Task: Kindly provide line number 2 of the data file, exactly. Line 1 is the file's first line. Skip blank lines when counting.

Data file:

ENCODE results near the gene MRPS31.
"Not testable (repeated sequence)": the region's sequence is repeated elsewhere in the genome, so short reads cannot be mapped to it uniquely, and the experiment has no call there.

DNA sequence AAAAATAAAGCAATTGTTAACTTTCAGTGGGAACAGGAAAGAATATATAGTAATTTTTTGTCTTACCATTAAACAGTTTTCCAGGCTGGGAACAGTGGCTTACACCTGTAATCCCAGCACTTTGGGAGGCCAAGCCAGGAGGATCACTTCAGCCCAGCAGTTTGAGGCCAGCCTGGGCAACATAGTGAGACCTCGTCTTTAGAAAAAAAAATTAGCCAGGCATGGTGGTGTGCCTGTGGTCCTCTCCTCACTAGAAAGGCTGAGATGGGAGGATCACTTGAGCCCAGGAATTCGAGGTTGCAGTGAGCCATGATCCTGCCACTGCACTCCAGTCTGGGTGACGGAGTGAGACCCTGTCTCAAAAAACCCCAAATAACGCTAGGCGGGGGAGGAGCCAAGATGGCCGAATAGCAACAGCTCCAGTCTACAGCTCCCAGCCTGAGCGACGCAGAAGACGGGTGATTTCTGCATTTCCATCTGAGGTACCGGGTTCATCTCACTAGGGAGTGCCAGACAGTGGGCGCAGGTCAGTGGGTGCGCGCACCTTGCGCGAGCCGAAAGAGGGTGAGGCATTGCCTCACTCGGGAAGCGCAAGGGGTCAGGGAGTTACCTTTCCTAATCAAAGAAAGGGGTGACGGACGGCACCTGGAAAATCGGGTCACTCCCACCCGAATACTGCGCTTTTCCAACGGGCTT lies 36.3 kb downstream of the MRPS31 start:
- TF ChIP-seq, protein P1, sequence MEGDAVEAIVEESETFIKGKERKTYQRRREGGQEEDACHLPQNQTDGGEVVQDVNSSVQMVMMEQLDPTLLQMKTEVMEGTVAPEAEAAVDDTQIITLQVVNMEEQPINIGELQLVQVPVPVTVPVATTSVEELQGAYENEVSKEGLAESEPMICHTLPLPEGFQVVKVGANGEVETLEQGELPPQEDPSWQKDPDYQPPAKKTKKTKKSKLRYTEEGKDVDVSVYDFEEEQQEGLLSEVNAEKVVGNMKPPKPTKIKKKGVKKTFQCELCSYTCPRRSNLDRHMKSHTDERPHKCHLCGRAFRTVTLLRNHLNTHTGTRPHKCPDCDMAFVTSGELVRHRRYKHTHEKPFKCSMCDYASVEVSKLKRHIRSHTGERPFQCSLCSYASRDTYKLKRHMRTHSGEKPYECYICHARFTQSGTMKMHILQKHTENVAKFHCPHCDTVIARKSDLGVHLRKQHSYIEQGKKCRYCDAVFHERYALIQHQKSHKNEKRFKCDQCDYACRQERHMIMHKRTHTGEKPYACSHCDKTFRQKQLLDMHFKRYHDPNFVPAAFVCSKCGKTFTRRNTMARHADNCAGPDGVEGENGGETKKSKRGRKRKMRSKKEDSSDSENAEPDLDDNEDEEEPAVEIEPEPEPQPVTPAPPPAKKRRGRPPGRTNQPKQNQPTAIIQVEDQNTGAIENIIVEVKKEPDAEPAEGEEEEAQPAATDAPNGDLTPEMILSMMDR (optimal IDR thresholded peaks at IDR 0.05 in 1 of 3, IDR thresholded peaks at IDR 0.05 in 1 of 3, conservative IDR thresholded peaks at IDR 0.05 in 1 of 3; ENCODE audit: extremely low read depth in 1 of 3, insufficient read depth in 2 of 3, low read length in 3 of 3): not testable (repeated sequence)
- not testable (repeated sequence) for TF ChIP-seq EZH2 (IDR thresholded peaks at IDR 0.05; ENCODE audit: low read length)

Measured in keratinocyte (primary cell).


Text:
"Not testable (repeated sequence)": the region's sequence is repeated elsewhere in the genome, so short reads cannot be mapped to it uniquely, and the experiment has no call there.